$\frac{d{V}_{\mathrm{LRW}}}{{V}_{\mathrm{K}}}=\frac{d{C}_{\mathrm{B}}\left(t\right)}{{C}_{\mathrm{B}}\left(t\right)}$ (2)
the solution of which looks like
${V}_{\mathrm{LRW}}={V}_{\mathrm{K}}\mathrm{ln}\left(\frac{{C}_{\mathrm{B}}\left(0\right)}{{C}_{\mathrm{B}}\left(T\right)}\right)$ (3)
where V_{LRW} is the total lifetime accumulated quantity of LRW, and C_{B}(T) is the end concentration of boron at the boron control termination time.
The calculation results depend greatly on the assumed value of the residual boron absorber concentration in the coolant. This study uses the quantity of the LRW formed in the reactor with no burnable absorber, that is, for the case of purely boron control relative to the circuit volume, namely n = V_{LRW} /V_{K}. Given the value of this magnitude, we shall determine the final boron absorber concentration С_{B}(T) and shall further use this value for all options of the erbium load in fuel elements. This results in the equation
${V}_{\mathrm{LRW}}\left({x}_{\mathrm{Er}}\right)={V}_{\mathrm{LRW}}\left(0\right)+{V}_{\mathrm{K}}\mathrm{ln}\left(\frac{{C}_{\mathrm{B}}\left({x}_{\mathrm{Er}},t=0\right)}{{C}_{\mathrm{B}}(0,t=0)}\right)$ (4)
from which we obtain the value of the relative LRW amount reduction
${\delta}_{\mathrm{LRW}}\left({x}_{\mathrm{Er}}\right)=\frac{{V}_{\mathrm{LRW}}\left(0\right){V}_{\mathrm{LRW}}\left({x}_{\mathrm{Er}}\right)}{{V}_{\mathrm{LRW}}\left(0\right)}=\frac{1}{n}\mathrm{ln}\left(\frac{{C}_{\mathrm{B}}(0,t=0)}{{C}_{\mathrm{B}}\left({x}_{\mathrm{Er}},t=0\right)}\right)$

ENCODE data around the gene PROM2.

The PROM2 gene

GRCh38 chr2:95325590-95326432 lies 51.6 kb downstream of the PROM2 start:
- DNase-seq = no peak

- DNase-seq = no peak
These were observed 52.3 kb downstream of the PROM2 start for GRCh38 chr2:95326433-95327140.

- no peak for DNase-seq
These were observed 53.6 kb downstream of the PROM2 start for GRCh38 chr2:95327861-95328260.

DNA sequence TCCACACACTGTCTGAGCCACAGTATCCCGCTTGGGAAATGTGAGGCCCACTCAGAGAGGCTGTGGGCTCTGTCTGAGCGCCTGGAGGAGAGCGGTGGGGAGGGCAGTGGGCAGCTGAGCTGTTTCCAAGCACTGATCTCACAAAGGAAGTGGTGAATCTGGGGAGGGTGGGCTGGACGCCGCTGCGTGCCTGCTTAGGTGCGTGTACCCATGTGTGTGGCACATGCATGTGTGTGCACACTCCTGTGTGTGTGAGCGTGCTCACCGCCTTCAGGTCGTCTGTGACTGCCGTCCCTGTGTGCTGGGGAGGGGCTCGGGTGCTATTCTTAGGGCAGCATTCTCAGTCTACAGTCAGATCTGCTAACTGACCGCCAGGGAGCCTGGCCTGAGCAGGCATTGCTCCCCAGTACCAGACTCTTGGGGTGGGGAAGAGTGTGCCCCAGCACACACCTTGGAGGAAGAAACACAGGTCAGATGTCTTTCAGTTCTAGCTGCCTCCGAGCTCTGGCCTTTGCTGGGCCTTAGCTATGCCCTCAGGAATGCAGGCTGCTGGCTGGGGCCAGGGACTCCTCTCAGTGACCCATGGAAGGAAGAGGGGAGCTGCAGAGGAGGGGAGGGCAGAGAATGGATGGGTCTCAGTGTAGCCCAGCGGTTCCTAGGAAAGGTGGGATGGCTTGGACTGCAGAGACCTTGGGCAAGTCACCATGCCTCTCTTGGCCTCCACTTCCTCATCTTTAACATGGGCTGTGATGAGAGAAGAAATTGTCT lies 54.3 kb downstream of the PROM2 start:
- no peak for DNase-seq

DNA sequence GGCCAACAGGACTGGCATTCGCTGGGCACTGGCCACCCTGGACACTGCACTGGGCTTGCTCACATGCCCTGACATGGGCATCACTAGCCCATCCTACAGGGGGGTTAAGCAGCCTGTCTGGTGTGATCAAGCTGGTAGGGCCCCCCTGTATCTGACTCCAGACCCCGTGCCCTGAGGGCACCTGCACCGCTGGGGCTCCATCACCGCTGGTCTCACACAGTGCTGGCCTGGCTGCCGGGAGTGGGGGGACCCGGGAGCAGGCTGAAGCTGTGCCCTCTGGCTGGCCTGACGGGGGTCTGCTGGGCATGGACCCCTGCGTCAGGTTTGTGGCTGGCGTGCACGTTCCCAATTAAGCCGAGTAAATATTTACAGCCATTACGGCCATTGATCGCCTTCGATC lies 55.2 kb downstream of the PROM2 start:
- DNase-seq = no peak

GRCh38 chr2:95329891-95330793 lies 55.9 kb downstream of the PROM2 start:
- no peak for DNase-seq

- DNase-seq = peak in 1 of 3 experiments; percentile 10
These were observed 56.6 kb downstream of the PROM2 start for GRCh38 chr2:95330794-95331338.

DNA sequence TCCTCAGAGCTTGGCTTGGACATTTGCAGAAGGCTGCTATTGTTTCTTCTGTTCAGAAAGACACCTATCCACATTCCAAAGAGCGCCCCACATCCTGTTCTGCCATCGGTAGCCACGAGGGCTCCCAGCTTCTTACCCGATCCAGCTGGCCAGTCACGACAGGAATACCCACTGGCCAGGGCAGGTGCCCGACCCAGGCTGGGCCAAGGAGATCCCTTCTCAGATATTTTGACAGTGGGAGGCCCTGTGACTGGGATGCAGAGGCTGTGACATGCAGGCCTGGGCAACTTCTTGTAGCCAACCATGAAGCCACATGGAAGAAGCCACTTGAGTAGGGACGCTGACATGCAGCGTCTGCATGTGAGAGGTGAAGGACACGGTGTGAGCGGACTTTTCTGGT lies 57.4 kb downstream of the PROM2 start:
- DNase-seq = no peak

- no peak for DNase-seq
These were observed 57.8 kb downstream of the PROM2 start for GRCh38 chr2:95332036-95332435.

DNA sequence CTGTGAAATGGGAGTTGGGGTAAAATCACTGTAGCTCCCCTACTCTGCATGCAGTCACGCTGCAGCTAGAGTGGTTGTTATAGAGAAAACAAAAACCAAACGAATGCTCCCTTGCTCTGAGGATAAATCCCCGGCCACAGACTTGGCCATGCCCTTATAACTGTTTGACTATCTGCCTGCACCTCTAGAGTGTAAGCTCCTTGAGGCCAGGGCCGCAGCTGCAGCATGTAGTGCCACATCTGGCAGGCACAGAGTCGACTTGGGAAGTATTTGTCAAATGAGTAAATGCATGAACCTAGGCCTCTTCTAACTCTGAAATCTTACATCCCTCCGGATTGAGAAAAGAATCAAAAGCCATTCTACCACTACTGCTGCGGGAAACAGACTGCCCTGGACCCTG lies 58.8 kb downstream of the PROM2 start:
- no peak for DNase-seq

depending on the concentration of erbium in fuel elements (Fig.
Since the fuel enrichment values for both partial refueling cases turned out to be close, the dependences of the relative reduction practically coincided as well, this being shown in Fig.
The results of the computational studies for the applicability of erbium as burnable absorber for the VVERtype reactor life extension have been obtained using a simplified model of partial refueling without the FAs reshuffled in the core. Options were considered with the core life extended to 18 to 24 months but with an integer refueling ratio which required an increased initial enrichment of the makeup fuel. Calculations have shown that varying the quantity of the erbium loaded into the fuel elements makes it possible to control the coolantmoderator temperature reactivity coefficient and ensures inherent safety properties (negative values of temperature reactivity coefficients).
It has been shown using a simple water exchange model for the boron absorber critical concentration control that the use of erbium as a burnable absorber makes it possible to reduce the LRW amount to 50%. An increase in the erbium load in fuel elements reduces the burnup of unloaded fuel by about 0.7% with the erbium load in fuel elements increased by 0.1 of wt. % as the reduction of the LRW amount in this case is about 5%. A reduction in the fuel burnup with the use of erbium leads to a decrease non uniformity factor of radial heat distribution in FA. However, the loss in burnup can be reduced through an increase in the FA loading into the core’s central region with the makeup fuel (